In experimental work with thousands of "normal college students," in a setting specifically de'ined as experimental and with subjects told that no treatment, however minor, would be given, Orne reports virtually no serious reactions to hypnosis. Anxiety reactions, symptom formations, depressions, or decompensations, which have occasionally been reported in clinical con texts did not occur. The complications that did appear were such minor dis-turbances as an occasional mild and transient headache, drowsiness, nausea, or dizziness. If these complications occur, they typically do so on the first induction and are easily suggested away. The incidence of such reactions was reported by Orne to be from 2% to 3%, which is in close agreement with J. Hilgard's (1965) findings. Orne points out that due to the superficial screening of his subjects and the large numbers of them, it is quite likely that some of them may have had serious psychopathology. Since these results were in an experimental context, they are more likely to reflect the effects of hypnosis per se than the effects of either a therapeutic relationship or therapeutic sug gestion, and these results suggest that hypnosis itself is a safe procedure.

Orne further notes that although minor problems experienced by amateur hypnotists might be concealed, it would be hard for them to hide major problems. Although major problems can occur, they are quite rare, in spite of the incompetence and irresponsibility of the hypnotist. This scarcity of untoward reactions is probably due to the episodic and nontherapeutic nature of the hypnotic session.

The low incidence of serious aversive reactions in experimental work is in contrast to their relatively high incidence in the reports of experienced clini cians. Levitt and Hershman (1961, 1963) surveyed 866 hypnotherapists and found that about 27% of the 301 respondents reported observing major or minor untoward reactions to hypnosis, including anxiety, panic, depression, headache, crying, vomiting, fainting, dizziness, excessive dependency, and eight cases of sexual difficulties and psychotic behavior. Forty-three percent of the psychologists (as compared to 27% of the other respondents) reported these difficulties. J. Hilgard (1974) notes that often the more experienced hypnotists reported the most problems.

Orne (1965a) and Conn(1972) interpret this finding quite differently. Conn believes the prevalence of sequelae reflects an incompetence on the part of the hypnotist, who failed either to dehypnotize subjects properly or to screen them adequately prior to hypnosis. Orne, on the other hand, suggests that only the better-trained therapists adequately observed and recorded sequelae.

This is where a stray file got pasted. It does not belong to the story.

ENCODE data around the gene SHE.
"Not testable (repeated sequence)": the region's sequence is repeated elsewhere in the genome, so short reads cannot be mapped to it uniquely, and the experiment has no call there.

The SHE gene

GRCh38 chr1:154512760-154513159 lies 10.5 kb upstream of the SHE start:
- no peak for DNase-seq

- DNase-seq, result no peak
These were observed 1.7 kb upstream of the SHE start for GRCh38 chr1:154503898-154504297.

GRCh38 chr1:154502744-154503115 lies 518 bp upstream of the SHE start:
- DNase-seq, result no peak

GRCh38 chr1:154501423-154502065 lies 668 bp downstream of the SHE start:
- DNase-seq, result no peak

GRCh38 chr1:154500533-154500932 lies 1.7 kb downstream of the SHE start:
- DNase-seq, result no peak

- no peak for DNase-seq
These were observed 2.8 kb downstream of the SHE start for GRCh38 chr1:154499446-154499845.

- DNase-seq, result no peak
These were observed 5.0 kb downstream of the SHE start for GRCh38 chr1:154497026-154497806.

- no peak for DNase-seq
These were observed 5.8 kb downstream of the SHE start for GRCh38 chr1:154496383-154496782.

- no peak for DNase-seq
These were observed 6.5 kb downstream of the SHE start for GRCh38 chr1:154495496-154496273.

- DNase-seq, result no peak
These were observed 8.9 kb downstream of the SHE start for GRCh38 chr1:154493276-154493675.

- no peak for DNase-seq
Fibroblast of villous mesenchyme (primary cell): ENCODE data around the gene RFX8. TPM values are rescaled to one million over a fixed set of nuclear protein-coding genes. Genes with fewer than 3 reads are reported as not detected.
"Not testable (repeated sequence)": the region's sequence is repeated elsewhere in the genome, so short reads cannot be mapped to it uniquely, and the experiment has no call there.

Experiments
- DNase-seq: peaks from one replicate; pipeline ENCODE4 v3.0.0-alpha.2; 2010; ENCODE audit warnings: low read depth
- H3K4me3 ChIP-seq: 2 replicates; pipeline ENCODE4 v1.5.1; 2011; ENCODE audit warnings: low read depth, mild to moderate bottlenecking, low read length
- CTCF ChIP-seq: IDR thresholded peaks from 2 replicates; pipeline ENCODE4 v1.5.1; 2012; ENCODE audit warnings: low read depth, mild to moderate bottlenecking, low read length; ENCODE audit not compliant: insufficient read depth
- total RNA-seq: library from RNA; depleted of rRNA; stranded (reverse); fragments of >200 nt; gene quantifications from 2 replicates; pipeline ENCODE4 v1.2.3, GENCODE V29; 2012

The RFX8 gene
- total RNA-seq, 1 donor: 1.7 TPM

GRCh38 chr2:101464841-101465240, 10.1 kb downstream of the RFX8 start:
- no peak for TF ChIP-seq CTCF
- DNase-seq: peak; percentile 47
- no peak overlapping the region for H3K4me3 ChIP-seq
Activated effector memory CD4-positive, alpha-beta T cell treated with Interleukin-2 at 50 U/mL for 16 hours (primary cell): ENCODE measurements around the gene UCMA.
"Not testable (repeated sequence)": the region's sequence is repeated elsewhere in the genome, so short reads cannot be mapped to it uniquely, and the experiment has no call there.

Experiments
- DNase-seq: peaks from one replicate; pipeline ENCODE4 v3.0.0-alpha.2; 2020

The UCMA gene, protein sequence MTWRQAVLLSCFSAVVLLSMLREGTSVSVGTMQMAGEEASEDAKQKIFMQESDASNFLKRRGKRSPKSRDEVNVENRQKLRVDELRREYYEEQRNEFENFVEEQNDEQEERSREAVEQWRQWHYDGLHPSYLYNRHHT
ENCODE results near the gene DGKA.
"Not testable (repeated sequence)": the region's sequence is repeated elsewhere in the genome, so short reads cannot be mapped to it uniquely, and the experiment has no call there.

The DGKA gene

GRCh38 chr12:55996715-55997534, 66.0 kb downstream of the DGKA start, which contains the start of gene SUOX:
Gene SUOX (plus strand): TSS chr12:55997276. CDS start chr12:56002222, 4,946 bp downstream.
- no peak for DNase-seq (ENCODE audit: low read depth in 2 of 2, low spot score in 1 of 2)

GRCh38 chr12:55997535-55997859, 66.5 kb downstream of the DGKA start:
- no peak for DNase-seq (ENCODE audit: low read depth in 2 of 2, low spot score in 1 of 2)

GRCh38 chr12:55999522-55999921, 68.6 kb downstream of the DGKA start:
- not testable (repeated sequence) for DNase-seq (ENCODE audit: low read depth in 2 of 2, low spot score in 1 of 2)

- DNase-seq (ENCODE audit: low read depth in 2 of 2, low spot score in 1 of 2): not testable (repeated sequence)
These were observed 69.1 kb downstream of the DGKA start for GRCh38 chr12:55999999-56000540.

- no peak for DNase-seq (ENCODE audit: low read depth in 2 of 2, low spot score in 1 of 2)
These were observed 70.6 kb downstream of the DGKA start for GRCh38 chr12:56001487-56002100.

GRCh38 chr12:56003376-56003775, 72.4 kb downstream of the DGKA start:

Wineburg and Straker (1973) report an acute, self-limiting depersonali zation reaction in a 26-year-old female paraprofessional hospital worker. This woman was used as a demonstration subject in a hospital training course in hypnosis and was given weight reduction suggestions. They believe that the adverse reaction was due to the subject's misconceptions about hypnosis and the fear that it could weaken superego controls over her sexual fantasies. The authors recommend that to prevent reactions such as this, all patients should be observed after hypnotic treatment. Moreover, the patients' beliefs and ex pectations concerning hypnosis should be investigated beforehand, at which time they should be given an explanation of the true nature of hypnosis. This type of reaction, although certainly a risk in hypnotherapy, seems clearly to be the result not of hypnosis but of the patient's fears and inrrapersonal dy namics. It should be preventable by an adequate consideration of these fac tors prior to and during hypnosis. Straker (1973) presents two other cases in which patients developed emotional upsets during a therapeutic induction because of intrapersonal dynamic reasons. In one instance, the induction re sulted in a rapid regression and enhanced transference that flooded the pa tient with childhood memories of early fears and recurrent nightmares. In the other instance, a hypnotic induction took on the significance of a sexual at tack to a 36-year-old female patient because of her previous beliefs about hypnosis. This resonated with earlier rape fantasies, greatly upsetting her. These types of reactions are not different from those obtained in ordinary psychotherapy, but the fostering of regression and transference by hypnosis can make them occur more rapidly and dramatically and give the illusion that they are caused primarily by hypnosis.